Figure 2. Screenshot showing image now in GIMP

We want to crop the image to only show the grid.
From the menu, select Tools > Transform Tools > Crop
Your cursor will now look like a little scalpel, with a cross-hair pattern. Line the cross-hair up with the corner of the grid, and select the part of the image you want to keep. When you let go, you can see where the cropped area is, and you can adjust it if you like. When you are satisfied, press ENTER, and the cropped region will be left.

Figure 3. Selection of the grid within GIMP, ready to crop

Now the greyed-out regions in Figure 3 are removed, leaving only the grid (Figure 4).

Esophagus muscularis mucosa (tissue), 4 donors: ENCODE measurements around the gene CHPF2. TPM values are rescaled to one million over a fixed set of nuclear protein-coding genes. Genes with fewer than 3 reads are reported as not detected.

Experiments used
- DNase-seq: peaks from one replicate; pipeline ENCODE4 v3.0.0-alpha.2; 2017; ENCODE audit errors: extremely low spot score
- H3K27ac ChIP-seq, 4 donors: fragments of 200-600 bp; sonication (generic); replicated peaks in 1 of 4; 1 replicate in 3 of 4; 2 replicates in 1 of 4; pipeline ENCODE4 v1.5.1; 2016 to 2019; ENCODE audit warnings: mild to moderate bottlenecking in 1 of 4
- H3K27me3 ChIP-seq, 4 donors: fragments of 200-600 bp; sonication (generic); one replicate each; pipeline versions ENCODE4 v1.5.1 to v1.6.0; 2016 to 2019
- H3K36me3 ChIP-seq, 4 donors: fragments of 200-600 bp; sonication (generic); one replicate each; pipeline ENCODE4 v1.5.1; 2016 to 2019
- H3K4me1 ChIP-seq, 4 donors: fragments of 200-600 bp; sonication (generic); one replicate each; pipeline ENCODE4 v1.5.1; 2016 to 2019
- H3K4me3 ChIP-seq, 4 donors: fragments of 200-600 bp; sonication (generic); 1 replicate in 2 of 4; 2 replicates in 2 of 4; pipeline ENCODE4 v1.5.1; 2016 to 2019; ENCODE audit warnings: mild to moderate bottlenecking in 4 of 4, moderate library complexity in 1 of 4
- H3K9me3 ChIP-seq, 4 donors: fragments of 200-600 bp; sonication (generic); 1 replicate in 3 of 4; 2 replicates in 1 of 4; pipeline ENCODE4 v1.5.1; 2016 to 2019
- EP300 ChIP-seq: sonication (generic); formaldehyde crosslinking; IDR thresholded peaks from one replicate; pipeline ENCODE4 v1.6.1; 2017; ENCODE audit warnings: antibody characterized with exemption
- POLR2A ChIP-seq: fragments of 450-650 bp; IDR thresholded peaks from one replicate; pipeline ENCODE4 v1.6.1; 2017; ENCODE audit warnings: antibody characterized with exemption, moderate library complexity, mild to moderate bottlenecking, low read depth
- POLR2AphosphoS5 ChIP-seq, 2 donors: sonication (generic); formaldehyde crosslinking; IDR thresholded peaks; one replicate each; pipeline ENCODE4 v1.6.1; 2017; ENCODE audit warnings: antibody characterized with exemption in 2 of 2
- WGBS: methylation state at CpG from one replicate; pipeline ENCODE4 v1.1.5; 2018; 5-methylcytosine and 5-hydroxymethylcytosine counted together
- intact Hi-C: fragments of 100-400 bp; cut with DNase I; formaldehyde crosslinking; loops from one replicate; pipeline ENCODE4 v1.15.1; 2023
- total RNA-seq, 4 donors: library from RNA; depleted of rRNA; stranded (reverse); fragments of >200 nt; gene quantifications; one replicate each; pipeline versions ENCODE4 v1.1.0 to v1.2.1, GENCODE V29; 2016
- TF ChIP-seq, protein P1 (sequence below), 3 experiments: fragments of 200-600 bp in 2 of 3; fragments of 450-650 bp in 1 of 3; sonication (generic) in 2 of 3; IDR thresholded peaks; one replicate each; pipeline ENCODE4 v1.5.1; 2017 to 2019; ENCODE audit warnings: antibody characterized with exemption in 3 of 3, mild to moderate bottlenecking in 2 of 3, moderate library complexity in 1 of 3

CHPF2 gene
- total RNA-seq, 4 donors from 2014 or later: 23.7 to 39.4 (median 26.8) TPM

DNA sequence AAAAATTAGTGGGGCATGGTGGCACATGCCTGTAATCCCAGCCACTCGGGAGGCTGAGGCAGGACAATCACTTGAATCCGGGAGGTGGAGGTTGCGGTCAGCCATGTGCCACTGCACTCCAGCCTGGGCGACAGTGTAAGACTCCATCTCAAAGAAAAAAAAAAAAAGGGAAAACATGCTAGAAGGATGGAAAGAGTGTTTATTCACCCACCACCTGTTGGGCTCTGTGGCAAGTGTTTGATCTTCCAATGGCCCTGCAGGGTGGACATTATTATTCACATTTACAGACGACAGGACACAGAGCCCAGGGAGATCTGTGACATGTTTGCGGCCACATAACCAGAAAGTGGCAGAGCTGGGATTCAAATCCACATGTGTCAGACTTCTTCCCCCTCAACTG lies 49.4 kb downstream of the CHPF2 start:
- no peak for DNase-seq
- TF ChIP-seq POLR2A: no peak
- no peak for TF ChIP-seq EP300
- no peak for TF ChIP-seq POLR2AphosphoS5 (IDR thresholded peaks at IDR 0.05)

Figure 4. Screenshot showing the cropped area selected.

The next step is to change the way that the image is stored. By default, the image will be in a colour (RGB) format, with many, many colours. We want to end up with a black and white image, with only two colours (black and white). 
From the menu choose Image > Mode > Indexed
A box will pop up. Choose the line that says "Use black and white (1-bit) palette", in the middle of the box, then click on the CONVERT button at the bottom.

The changes will be comparatively minor: the edges of the circles in the image may look a bit less smooth, and you may notice some irregularities in the lines.

In the next step, we will be shrinking the image down. In my case, the image is 362 x 224. Counting the squares in the grid, we want a 12 x 8 bitmap file.

From the menu, choose Image > Scale Image. For Width, type in 12, then hit tab. In my case, I get a value for Height of 7. This isn't going to give us the right pattern.